Another Northland family has been left homeless and lost everything they own in the region's fifth house fire in less than a month.
The latest blaze destroyed a home at Umawera, on State Highway 1 north of Ōkaihau, early yesterday.
All six people in the house — two adults and four children aged 3, 4, 6, and 12 — got out uninjured but with nothing more than the clothes they were wearing. Even their shoes went up in smoke.
The blaze has prompted a reminder from Fire and Emergency NZ about the importance of having working smoke alarms to give people early warning of fire and more time to get out.
Ōkaihau fire chief Andrew Graham said the alarm was raised about 5.30am with all six occupants getting out quickly.
Fire appliances responded from Ōkaihau and Kaikohe along with a tanker from Kerikeri.
Investigator Gary Beer said the fire was first seen on the home's back wall while another occupant, woken by shouts of ''Get out, get out!'', saw flames shooting out of the laundry.
He had taken some samples for police to analyse but that didn't mean he was treating the fire as suspicious.
The three-bedroom rented home didn't have a working smoke alarm.
''It's a timely reminder. We've had multiple house fires recently so that's all the more reason to make sure you have smoke alarms in your home.''
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Home fire safety tips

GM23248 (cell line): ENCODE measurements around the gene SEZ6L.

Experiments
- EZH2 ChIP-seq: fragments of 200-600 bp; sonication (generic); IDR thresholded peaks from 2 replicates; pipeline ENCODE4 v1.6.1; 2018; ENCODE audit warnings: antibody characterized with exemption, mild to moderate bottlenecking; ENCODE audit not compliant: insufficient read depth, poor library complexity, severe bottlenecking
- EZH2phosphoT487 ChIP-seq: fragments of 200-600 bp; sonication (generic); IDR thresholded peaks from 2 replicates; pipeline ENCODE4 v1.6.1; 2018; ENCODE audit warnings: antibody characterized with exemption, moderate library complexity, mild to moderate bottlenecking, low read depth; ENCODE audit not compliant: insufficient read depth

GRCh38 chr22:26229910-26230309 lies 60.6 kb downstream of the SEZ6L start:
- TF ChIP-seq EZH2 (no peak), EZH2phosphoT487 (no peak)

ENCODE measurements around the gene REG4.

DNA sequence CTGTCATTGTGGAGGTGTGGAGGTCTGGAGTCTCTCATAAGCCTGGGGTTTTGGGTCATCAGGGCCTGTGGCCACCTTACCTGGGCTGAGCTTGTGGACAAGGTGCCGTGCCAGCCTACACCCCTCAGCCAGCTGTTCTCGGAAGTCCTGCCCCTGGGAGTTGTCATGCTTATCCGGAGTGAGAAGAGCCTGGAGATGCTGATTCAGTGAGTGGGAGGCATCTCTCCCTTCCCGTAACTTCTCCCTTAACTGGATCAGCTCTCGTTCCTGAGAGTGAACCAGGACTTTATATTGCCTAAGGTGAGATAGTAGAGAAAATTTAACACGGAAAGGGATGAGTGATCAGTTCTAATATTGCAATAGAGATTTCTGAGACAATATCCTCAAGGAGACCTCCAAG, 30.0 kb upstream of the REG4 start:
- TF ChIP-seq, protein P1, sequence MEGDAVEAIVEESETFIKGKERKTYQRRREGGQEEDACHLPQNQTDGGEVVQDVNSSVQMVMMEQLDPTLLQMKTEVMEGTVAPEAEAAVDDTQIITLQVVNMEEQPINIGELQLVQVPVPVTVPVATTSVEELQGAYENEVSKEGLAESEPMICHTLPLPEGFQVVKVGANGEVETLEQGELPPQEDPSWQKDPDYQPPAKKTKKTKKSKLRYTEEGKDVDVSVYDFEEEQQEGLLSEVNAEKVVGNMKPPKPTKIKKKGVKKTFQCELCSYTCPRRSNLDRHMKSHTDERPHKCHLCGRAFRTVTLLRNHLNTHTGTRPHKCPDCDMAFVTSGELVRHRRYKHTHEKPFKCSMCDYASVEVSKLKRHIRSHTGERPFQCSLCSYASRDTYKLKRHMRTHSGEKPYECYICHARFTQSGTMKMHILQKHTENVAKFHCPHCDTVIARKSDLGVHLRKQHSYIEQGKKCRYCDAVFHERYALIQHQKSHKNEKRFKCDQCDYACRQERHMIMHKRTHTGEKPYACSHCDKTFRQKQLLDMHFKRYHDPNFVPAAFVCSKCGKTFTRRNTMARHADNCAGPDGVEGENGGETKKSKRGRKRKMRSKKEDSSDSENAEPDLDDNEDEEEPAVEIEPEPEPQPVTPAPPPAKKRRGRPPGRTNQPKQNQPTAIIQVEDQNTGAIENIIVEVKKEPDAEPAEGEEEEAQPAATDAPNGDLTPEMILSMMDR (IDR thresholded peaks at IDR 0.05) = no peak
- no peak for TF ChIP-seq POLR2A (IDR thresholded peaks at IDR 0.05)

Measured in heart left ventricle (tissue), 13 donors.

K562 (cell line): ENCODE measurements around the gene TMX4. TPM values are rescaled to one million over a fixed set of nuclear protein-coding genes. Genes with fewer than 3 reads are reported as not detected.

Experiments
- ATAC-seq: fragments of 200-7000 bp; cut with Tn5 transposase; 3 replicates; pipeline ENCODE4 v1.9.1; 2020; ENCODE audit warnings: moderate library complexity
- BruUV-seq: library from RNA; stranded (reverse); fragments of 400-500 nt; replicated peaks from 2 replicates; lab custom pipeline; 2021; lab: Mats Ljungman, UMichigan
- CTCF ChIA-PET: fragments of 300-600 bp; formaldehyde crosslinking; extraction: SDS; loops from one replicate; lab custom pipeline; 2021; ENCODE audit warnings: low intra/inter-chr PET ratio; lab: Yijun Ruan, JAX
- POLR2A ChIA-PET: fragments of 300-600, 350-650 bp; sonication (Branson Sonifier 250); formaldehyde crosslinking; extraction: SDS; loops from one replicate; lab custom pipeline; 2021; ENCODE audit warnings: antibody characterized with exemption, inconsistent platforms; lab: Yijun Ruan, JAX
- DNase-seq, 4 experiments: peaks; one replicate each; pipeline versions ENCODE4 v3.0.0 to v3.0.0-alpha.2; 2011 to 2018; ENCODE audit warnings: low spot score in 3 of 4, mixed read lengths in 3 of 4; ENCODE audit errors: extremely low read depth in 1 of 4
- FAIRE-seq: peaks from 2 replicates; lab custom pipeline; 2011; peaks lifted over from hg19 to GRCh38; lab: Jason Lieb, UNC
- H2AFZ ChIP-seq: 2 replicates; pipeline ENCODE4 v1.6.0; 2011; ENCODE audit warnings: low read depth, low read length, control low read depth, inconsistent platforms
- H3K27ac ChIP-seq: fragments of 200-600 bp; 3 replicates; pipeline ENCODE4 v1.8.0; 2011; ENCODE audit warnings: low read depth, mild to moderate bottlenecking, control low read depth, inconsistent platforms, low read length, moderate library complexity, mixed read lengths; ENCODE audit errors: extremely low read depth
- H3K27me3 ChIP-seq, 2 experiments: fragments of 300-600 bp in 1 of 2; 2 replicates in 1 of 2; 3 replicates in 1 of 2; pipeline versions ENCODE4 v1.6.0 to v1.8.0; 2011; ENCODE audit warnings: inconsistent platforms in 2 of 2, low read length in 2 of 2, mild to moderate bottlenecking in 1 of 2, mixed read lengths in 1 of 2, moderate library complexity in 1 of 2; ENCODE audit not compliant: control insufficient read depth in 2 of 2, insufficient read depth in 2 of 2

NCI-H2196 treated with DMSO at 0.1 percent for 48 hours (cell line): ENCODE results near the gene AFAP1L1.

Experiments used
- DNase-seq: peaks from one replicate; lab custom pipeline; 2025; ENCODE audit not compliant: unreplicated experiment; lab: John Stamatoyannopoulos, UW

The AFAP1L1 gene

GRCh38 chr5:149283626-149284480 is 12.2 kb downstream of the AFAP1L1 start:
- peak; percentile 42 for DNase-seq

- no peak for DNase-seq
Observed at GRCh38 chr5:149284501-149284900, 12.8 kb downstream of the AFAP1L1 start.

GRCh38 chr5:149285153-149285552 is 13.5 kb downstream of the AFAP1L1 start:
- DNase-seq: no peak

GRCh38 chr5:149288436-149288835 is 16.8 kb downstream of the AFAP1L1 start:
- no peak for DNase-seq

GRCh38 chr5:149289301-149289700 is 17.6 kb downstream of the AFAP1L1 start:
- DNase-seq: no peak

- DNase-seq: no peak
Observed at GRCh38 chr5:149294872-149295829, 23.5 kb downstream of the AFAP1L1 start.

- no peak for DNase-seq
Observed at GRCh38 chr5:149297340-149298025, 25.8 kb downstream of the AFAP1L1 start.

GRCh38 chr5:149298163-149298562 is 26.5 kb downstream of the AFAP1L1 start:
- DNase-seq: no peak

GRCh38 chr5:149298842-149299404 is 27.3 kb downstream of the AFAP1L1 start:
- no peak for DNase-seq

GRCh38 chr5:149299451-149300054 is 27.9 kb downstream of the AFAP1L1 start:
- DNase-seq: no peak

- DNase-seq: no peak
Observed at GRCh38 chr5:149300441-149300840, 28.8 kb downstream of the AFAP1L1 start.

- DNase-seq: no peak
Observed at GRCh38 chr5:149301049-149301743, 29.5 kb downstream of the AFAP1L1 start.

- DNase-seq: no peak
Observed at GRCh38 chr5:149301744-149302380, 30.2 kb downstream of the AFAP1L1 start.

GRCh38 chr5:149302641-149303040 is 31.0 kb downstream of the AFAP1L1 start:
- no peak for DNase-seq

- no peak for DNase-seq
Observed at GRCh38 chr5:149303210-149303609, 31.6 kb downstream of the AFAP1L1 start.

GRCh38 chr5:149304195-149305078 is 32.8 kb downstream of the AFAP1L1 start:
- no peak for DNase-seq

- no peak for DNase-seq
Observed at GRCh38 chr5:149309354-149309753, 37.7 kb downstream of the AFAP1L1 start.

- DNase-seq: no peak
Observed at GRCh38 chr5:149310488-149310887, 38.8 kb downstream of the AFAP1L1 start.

Want to make sure your home is fire safe? Here's a checklist you can use to spot any risks or hazards that might cause a fire.
■ Install smoke alarms, ideally long-life photoelectric ones, in every bedroom, living area and hallway.
■ Keep your stovetop and rangehood clean.
■ Have a fire extinguisher in the kitchen and know how to use it.
■ Make sure matches and lighters are stored out of reach of children.
■ Make sure powerpoints or multi-boards aren't overloaded with appliances that use a lot of power, like heaters.
■ Fit lights with the correct bulb size and rating (in watts).
■ Make sure the fireplace has a screen with a proper fireguard and the chimney has been checked and/or swept in the past year.
■ Make sure your dryer is clean and has plenty of ventilation and air space around it.
■ Build balconies and deck surfaces with non-combustible materials.
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Beer said Northlanders could request a free home fire safety check by phoning 0800 NZ FIRE (0800 693 473). They could call the same number to find out if they were eligible for free long-life photoelectric smoke alarms.
Part of the house, which had been relocated from another section in Umawera, was more than 100 years old.
Family members were too distraught to speak to the Advocate yesterday while they recovered from the shock at nearby Mangamuka Dairy, but confirmed they had lost everything — even their shoes.
They were fortunate, however, in that they had lots of whānau in Umawera and Mangamuka, who would put them up until they found their feet again.
Less than a week earlier solo dad Tui Strachan and his eight children were left homeless after a December 31 fire on Leonard St in Kawakawa. The fire also claimed the family pet, a bull terrier named Storm.
As of yesterday a massive $19,000 had been donated to the Strachan family via a Givealittle page (https://givealittle.co.nz/cause/please-help-this-family-get-back-on-their-feet) set up by a neighbour.
On Christmas Eve another family lost their home on Hautapu Rd near Moerewa when a fish smoker on the deck caught fire and on December 18 a house in Tangonge Cres, Kaitaia, was destroyed by a suspicious fire.
On December 7 a house on Mason Ave, Moerewa, burned to the ground, leaving a couple and five children without a home.
A major wildfire in Ahipara last week forced the evacuation of up to 100 homes but none was destroyed.